Nial Wheate, Senior Lecturer in Pharmaceutical Chemistry at the University of Sydney, Australia, provides an introductory overview of the sophisticated ways we now use immunotherapy including vaccinations, antibodies (proteins that bind to foreign objects to mark them for destruction), cytokines (molecules used in the body’s immune response) and colony-stimulating factors (proteins that stimulate the production of blood cells):
The above article is high level and not that technical and provides some background for those wishing to better understand how immunotherapy is used in treating CLL and other cancers.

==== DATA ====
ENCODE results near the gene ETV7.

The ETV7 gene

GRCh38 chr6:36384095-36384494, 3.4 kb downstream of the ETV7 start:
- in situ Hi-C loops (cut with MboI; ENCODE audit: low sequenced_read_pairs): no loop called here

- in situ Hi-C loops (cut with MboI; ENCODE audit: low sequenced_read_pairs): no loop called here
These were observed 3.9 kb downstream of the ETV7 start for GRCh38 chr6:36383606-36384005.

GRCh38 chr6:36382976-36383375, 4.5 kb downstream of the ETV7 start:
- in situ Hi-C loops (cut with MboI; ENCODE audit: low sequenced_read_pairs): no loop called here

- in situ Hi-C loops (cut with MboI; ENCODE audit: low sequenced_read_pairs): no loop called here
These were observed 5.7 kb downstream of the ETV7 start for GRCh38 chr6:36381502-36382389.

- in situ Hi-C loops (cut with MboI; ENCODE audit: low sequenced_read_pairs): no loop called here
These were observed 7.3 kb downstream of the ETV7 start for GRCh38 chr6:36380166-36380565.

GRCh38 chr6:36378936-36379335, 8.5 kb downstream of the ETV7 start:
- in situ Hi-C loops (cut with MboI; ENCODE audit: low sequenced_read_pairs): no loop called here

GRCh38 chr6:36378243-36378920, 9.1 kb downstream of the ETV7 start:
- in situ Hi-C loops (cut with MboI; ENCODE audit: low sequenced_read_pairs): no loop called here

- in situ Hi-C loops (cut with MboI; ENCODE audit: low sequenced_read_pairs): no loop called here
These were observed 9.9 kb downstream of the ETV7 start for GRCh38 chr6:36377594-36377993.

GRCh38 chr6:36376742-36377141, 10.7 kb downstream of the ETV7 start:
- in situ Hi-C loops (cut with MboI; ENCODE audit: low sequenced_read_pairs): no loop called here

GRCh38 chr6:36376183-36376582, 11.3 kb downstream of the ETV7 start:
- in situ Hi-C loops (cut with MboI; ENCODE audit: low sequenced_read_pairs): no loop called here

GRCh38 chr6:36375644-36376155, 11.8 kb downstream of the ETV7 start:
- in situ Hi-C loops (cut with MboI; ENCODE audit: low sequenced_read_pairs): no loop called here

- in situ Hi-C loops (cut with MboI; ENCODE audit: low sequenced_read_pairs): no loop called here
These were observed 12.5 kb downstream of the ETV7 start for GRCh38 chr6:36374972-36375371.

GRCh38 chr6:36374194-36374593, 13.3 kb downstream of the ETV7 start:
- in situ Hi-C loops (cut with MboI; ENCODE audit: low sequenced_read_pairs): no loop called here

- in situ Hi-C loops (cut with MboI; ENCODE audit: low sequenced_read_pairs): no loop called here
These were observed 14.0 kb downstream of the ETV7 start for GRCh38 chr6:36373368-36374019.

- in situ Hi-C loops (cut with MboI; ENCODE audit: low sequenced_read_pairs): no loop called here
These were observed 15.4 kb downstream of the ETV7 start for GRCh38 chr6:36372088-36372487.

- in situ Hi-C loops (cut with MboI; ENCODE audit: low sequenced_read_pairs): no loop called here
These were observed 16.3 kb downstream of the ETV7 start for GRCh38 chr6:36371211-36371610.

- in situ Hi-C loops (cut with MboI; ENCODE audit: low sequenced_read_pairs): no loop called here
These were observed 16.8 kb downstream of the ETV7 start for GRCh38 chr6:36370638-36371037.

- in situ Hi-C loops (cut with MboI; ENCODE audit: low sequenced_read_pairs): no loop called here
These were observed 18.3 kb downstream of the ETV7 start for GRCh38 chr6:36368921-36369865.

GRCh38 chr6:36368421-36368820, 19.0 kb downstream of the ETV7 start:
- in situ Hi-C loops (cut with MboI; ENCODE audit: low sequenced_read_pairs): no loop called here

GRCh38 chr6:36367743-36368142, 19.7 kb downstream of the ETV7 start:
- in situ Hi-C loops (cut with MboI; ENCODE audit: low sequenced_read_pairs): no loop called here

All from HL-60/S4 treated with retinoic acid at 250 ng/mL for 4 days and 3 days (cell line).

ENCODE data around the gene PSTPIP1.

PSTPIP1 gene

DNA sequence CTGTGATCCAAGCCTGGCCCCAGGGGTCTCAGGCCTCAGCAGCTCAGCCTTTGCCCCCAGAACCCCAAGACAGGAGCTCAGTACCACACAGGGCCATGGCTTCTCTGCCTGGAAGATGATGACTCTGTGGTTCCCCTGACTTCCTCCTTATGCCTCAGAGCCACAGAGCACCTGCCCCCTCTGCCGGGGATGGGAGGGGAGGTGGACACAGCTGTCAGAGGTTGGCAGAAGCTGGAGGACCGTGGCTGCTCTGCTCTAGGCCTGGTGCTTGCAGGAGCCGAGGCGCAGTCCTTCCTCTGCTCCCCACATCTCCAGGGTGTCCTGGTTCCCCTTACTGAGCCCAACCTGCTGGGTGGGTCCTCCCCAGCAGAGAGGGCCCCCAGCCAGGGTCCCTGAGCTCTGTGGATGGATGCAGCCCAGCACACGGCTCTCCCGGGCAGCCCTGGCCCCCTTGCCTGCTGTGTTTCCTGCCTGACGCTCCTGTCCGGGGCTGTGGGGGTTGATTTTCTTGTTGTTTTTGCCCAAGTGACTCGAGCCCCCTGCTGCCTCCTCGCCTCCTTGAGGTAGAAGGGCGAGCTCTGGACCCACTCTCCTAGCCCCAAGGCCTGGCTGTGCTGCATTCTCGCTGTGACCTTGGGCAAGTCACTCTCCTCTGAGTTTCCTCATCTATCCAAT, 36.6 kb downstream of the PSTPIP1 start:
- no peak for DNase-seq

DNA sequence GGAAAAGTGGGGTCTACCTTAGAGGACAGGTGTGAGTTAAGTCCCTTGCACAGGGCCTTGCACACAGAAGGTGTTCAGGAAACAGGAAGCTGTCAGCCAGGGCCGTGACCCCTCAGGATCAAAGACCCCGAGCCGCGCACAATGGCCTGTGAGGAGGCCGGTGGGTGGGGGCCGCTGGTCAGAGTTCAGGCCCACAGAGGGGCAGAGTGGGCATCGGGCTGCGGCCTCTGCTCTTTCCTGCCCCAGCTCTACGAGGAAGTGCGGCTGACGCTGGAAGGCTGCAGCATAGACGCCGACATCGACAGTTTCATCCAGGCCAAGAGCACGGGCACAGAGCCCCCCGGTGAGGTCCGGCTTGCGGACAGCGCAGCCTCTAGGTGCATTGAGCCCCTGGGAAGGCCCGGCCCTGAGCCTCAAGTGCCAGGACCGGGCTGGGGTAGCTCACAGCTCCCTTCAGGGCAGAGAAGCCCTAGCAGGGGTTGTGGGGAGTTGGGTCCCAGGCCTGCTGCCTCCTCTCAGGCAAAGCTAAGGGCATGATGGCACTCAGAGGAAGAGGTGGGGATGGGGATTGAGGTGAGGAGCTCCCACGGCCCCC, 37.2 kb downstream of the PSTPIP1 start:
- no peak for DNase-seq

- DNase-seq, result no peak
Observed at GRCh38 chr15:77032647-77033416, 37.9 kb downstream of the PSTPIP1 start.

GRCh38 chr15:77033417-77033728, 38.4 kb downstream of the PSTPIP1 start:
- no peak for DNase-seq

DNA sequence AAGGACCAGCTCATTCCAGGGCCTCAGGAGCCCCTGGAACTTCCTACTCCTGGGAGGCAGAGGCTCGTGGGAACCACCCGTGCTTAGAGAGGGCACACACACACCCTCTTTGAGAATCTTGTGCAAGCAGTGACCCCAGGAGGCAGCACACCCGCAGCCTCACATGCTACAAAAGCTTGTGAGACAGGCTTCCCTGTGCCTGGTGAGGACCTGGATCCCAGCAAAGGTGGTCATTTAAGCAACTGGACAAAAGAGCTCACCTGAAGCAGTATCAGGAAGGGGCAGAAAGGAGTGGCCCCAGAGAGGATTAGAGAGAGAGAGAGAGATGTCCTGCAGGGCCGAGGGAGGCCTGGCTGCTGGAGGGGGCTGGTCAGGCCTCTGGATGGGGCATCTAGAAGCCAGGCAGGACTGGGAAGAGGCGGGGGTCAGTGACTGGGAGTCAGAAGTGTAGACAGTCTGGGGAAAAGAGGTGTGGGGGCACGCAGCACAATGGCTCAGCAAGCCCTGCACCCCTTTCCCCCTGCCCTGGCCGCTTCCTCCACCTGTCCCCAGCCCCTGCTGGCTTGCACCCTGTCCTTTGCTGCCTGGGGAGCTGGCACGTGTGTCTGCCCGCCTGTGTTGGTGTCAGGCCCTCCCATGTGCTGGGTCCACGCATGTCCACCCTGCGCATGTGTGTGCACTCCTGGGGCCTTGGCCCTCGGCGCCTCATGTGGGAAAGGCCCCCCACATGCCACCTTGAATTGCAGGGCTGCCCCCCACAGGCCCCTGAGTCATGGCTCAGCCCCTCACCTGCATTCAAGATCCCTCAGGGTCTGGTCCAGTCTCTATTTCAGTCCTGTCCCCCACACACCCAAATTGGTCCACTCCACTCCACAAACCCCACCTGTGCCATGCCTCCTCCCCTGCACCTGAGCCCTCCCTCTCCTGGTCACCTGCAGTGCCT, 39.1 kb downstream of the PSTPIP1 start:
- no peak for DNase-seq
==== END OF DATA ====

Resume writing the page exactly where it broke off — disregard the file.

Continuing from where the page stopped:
Most of us would be familiar with the term monoclonal antibody, with several in use in regular treatment or in trial use for the treatment of CLL, with the most familiar being Rituximab (the R in FCR).
Quite a few of us may have needed G-CSF (Granulocyte colony stimulating factor) to boost our neutrophils to acceptable levels so that we can continue treatment.
Cytokines produced by our over abundance of B-Lymphocyte clones are thought by some CLL researchers to be a possible cause of fatigue for those of us that struggle with it.